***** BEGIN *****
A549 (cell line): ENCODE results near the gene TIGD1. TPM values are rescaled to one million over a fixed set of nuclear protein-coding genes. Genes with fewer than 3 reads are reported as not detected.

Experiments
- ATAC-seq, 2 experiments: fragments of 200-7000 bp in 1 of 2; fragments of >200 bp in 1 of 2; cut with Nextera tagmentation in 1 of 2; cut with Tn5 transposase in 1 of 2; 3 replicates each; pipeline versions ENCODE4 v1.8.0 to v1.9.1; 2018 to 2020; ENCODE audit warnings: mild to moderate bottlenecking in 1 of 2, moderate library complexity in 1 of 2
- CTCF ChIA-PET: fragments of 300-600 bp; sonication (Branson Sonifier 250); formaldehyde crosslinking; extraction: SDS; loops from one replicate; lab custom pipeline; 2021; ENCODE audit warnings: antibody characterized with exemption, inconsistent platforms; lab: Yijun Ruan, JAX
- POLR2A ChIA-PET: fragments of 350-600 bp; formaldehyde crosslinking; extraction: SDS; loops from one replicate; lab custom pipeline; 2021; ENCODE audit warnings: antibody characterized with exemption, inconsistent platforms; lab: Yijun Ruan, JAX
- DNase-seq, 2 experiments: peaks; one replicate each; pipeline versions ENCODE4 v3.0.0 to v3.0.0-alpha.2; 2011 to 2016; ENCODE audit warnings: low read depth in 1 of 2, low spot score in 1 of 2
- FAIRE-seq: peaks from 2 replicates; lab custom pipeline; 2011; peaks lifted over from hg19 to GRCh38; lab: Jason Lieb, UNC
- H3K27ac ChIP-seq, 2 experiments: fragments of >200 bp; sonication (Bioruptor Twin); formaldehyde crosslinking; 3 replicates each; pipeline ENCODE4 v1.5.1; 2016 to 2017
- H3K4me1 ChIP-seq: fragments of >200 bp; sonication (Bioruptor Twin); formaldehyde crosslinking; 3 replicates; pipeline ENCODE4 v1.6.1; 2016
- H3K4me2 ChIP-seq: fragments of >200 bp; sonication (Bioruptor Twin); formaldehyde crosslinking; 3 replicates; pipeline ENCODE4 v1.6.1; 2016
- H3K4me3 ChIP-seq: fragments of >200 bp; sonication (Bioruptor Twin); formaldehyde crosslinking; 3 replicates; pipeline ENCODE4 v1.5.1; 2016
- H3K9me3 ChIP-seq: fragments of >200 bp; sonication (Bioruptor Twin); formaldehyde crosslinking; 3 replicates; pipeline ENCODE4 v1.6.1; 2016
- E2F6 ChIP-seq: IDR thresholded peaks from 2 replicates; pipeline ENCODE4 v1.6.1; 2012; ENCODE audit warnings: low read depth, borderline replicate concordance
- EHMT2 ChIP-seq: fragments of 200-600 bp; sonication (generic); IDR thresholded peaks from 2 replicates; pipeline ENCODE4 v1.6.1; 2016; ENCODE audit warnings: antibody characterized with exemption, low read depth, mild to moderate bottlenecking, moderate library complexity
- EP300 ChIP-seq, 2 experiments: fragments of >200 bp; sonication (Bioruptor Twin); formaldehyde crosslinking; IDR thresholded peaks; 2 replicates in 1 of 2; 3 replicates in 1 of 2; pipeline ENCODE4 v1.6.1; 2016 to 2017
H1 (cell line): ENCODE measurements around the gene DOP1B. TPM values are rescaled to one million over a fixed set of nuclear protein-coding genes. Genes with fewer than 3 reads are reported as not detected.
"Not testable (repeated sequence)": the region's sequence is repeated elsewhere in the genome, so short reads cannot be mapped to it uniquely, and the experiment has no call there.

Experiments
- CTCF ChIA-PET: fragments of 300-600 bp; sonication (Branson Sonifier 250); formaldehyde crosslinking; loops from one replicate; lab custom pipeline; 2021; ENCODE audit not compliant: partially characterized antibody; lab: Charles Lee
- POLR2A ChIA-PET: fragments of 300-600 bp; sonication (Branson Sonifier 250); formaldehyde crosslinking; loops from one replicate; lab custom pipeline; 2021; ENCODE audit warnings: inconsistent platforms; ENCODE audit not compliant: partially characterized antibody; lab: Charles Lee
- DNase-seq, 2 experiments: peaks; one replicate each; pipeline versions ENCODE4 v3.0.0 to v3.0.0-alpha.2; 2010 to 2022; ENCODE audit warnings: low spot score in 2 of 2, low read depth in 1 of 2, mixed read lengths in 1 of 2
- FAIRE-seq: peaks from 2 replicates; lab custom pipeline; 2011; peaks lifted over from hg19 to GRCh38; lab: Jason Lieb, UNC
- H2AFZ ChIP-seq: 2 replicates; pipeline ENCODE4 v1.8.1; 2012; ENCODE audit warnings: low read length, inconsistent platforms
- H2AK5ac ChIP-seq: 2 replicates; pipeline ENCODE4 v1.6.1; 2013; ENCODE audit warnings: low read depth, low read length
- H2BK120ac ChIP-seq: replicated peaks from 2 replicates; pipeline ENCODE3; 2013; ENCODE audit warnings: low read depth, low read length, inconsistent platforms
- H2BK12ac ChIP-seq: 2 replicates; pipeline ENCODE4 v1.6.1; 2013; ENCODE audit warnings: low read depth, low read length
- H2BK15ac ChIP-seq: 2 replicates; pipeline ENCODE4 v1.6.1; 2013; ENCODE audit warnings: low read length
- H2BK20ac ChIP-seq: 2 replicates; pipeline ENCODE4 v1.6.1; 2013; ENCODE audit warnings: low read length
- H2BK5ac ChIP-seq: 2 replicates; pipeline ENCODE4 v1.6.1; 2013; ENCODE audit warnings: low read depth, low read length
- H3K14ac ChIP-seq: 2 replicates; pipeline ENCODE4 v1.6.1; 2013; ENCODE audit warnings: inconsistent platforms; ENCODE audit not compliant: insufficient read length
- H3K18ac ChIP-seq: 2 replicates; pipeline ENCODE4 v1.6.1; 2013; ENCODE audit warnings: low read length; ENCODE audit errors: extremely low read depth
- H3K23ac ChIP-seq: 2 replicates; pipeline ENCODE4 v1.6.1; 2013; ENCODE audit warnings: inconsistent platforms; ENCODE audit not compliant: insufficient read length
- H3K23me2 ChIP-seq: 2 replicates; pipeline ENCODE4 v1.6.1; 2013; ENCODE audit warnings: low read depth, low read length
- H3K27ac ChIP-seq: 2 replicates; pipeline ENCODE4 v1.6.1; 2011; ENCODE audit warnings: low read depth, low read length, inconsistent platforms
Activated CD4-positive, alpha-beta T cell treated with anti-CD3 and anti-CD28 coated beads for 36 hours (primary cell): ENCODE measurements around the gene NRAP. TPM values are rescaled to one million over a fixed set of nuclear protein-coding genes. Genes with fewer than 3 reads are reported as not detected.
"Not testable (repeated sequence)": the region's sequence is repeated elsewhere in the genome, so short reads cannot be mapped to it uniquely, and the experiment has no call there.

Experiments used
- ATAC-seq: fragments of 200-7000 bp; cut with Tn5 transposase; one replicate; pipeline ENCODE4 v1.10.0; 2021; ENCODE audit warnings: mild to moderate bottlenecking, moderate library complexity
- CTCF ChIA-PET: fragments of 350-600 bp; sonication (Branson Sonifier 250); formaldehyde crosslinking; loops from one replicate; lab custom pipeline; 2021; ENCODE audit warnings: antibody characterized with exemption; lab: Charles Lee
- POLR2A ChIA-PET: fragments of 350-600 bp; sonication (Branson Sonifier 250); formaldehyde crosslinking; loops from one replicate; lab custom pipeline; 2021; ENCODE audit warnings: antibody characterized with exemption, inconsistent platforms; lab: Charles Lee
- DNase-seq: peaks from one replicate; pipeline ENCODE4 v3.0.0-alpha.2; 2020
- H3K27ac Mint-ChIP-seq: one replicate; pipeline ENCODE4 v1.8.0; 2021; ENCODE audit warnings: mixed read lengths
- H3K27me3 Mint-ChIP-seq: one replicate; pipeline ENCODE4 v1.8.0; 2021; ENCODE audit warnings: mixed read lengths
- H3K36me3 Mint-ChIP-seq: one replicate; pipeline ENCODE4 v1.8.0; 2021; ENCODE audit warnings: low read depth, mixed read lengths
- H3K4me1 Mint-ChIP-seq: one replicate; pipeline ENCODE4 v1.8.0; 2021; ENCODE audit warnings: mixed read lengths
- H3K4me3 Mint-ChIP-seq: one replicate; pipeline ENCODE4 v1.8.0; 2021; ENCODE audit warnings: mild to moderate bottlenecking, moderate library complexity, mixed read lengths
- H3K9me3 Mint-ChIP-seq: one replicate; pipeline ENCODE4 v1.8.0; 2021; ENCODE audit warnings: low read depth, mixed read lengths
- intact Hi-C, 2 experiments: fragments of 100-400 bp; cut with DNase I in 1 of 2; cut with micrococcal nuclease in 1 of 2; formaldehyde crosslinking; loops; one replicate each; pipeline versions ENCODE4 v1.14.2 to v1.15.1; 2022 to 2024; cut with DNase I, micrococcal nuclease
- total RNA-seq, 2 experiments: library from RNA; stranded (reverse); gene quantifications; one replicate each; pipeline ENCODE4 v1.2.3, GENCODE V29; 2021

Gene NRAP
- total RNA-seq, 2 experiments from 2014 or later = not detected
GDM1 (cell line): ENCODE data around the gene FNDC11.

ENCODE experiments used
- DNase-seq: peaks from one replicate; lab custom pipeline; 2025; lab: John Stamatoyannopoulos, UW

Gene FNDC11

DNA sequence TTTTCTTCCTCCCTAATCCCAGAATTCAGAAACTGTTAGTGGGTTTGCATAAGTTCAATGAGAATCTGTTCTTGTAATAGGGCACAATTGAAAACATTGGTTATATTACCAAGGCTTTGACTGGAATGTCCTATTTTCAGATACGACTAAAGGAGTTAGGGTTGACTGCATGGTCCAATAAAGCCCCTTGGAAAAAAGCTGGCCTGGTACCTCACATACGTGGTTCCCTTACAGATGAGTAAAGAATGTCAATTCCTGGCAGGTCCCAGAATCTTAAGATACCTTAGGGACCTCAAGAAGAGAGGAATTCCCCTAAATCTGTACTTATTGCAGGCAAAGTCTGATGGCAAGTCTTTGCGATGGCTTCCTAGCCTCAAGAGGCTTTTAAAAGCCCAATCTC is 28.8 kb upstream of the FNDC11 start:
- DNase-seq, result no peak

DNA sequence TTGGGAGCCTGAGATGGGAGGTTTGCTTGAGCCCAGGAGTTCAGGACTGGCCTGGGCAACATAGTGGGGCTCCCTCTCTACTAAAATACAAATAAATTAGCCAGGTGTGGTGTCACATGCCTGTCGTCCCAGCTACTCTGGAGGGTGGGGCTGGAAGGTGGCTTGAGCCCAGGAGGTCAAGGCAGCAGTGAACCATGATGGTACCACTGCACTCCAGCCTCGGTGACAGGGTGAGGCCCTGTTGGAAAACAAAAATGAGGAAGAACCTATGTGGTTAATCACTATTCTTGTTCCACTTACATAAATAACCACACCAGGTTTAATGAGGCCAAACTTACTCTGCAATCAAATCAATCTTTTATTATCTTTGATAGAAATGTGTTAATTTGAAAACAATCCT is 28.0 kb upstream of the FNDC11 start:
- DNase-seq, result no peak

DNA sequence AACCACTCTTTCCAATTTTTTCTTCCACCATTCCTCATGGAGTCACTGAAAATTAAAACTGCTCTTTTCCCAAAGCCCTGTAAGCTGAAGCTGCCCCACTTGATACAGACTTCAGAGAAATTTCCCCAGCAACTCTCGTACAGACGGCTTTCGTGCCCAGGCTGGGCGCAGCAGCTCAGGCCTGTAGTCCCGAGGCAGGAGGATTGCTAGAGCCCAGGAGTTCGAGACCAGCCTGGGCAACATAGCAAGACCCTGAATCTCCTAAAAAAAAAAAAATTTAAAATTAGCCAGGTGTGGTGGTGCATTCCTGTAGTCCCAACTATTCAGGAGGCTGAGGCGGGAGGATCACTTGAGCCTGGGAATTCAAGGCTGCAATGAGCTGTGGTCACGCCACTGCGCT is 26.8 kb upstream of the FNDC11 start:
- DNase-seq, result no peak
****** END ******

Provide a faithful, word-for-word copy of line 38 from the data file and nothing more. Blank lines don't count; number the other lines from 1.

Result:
- ATAC-seq: fragments of 200-7000 bp; cut with Tn5 transposase; one replicate; pipeline ENCODE4 v1.10.0; 2021; ENCODE audit warnings: mild to moderate bottlenecking, moderate library complexity